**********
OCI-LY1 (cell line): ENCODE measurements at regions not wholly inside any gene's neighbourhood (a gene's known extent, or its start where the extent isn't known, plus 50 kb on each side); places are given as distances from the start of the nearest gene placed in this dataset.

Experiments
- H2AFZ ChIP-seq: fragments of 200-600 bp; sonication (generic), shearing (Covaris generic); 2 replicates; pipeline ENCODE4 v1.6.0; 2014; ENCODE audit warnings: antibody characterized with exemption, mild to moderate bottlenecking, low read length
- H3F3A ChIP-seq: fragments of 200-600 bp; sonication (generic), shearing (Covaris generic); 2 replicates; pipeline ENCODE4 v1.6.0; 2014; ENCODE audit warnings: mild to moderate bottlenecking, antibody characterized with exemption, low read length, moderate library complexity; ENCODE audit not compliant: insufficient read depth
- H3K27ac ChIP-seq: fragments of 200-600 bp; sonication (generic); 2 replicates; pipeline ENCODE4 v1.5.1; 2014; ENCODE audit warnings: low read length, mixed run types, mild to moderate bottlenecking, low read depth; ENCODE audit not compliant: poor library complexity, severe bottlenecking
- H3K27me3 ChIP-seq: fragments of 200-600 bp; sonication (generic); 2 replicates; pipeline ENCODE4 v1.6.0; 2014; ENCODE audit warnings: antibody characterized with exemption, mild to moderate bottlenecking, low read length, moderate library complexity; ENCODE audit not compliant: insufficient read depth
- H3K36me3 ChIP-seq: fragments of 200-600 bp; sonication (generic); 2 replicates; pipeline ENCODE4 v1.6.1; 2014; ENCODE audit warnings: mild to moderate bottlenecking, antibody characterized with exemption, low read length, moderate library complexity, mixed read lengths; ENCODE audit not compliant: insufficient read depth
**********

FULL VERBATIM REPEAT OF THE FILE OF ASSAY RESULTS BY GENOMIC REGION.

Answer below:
OCI-LY1 (cell line): ENCODE measurements at regions not wholly inside any gene's neighbourhood (a gene's known extent, or its start where the extent isn't known, plus 50 kb on each side); places are given as distances from the start of the nearest gene placed in this dataset.

Experiments
- H2AFZ ChIP-seq: fragments of 200-600 bp; sonication (generic), shearing (Covaris generic); 2 replicates; pipeline ENCODE4 v1.6.0; 2014; ENCODE audit warnings: antibody characterized with exemption, mild to moderate bottlenecking, low read length
- H3F3A ChIP-seq: fragments of 200-600 bp; sonication (generic), shearing (Covaris generic); 2 replicates; pipeline ENCODE4 v1.6.0; 2014; ENCODE audit warnings: mild to moderate bottlenecking, antibody characterized with exemption, low read length, moderate library complexity; ENCODE audit not compliant: insufficient read depth
- H3K27ac ChIP-seq: fragments of 200-600 bp; sonication (generic); 2 replicates; pipeline ENCODE4 v1.5.1; 2014; ENCODE audit warnings: low read length, mixed run types, mild to moderate bottlenecking, low read depth; ENCODE audit not compliant: poor library complexity, severe bottlenecking
- H3K27me3 ChIP-seq: fragments of 200-600 bp; sonication (generic); 2 replicates; pipeline ENCODE4 v1.6.0; 2014; ENCODE audit warnings: antibody characterized with exemption, mild to moderate bottlenecking, low read length, moderate library complexity; ENCODE audit not compliant: insufficient read depth
- H3K36me3 ChIP-seq: fragments of 200-600 bp; sonication (generic); 2 replicates; pipeline ENCODE4 v1.6.1; 2014; ENCODE audit warnings: mild to moderate bottlenecking, antibody characterized with exemption, low read length, moderate library complexity, mixed read lengths; ENCODE audit not compliant: insufficient read depth